Posted by Dayne Hudson in Health / Nutrition
Estimated reading time: 5mins
It's quite incredible that untruths like this can be spread; confusing the public into what is healthy and what isn't.
So where does it all stem from?
Blame it on the sugar bashing. Because sugar is made up of a glucose molecule and a fructose molecule (called sucrose) people started seeking notoriety by saying that fruit, which contains fructose (aka fruit sugar) is also bad.
For starters, sugar is NOT the evil and toxic devil it can be made out to be, as detailed scientifically within this Bulk Nutrients article: Gimme some sugar... or maybe don't?.
And that goes for fructose too, particularly given the context in which it's found within fruit.
Firstly, fructose has been found to suppress our appetites. The notion it causes us to overeat and gain weight is bogus.
The studies that linked fructose to overeating in humans... were actually done in rats. Like this one, that gave subjects 30% of their daily intake from FREE fructose.
And here's the problem; free fructose is near impossible to consume in our diets.
In sugar, fructose is not "free fructose", it comes with a molecule of glucose as we discussed. And in fruit, fructose comes with fibre.
And the fact that fructose within fruit comes with fibre means it is delivered to your liver so slowly that it IS NOT hazardous to your health. The fibre essentially slows down the delivery of fructose.
Moreover, an extensive review in 2014 declared:
"Based on a thorough review of the literature, we demonstrate that fructose, as commonly consumed in mixed carbohydrate sources, does not exert specific metabolic effects that can account for an increase in body weight."
And another study in 2020 further showed what a fallacy the "fruit is unhealthy and makes you fat" line of thinking is.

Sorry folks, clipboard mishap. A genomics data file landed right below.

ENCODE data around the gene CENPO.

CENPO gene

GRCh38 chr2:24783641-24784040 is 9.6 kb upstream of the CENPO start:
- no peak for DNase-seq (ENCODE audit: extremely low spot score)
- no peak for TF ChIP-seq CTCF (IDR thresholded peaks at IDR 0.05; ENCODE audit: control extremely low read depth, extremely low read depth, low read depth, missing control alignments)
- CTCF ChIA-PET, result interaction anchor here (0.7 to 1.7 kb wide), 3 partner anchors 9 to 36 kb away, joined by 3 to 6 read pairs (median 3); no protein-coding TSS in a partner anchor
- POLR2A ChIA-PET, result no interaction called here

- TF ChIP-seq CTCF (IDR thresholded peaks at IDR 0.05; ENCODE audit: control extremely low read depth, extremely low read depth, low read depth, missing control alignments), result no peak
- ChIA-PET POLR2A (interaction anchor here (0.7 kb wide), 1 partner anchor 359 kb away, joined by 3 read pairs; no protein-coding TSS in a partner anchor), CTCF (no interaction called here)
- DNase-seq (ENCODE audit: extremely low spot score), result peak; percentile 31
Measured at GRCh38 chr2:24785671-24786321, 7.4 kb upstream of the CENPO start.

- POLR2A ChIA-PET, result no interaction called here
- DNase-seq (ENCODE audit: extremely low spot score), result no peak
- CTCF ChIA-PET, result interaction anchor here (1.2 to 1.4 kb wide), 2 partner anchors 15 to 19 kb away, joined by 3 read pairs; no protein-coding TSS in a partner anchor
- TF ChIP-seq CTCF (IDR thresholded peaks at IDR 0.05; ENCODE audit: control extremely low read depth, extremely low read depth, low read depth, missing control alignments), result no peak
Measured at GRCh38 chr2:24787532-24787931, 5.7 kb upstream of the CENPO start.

The researchers put healthy humans on 150 grams of fructose per day for 8 weeks to see what would happen!
And what did they find?
NO increases in body fat, no increase in fat deposition in the liver, and they didn't eat any more calories (ie, it didn't make them hungrier).
Of course, very few people will actually have 150 grams of fructose per day. For context, an apple contains only 2 grams of fibre!
But if we did consume that much fructose, the researchers noted: "...young, metabolically healthy subjects can at least temporarily compensate for increased fructose intake."
So that's a little bit of what WON'T happen if you eat fruit. But what about the potential benefits if you DO eat fruit?
Fruit contains a lot of vitamins, particularly vitamins C and A, minerals, electrolytes, and antioxidants, and thus an important part of a healthy diet.
Moreover, fruit contains a lot of fibre, which is important for optimal health. Research shows adequate fibre reduces our risk for developing:
- Coronary heart disease
Here are some fruits and their total fibre content:
- Apple, unpeeled - 2.0 grams
- Kiwi - 3.39 grams
- Mango - 1.80 grams
- Pineapple - 1.20 grams
- Pomegranate - 0.60 grams
- Watermelon - 0.50 grams
- Grapes - 1.2 grams
- Oranges - 1.8 grams
- Plums - 1.6 grams
- Strawberry - 2.2 grams
- Bananas - 1.7 grams
- Peach - 1.9 grams
- Pear - 3.0 grams
And how much fibre do we need? New recommendations state 50 grams per day.
Moreover, the fibre within fruit can also help us lose weight, due to the following:
- Fibre delays the time for food to pass through your stomach, thus keeping you full
- It encourages the growth of a more favourable gut microbiome, which is linked to lower long-term weight gain
- Scientists declare fibre allows for "an increased ease of weight loss".
The bottom line is that fruit is healthy and is NOT bad for us. The studies into fructose (found within fruit) that caused humans to overeat, were out of context. They were done with free fructose that isn't found in either sugar or fruit, due to fruit's additional fibre.
Healthy young subjects can have up to 150 grams of fructose a day with no obvious health or weight complications. Fruit boasts many vitamins, particularly vitamins C and A, minerals, electrolytes, antioxidants, and fibre, which helps us prevent many diseases, help us lose weight, and might help us age better, too.
Fruit is not unhealthy by any measurement and should play a key role in a diet aimed to maximise health.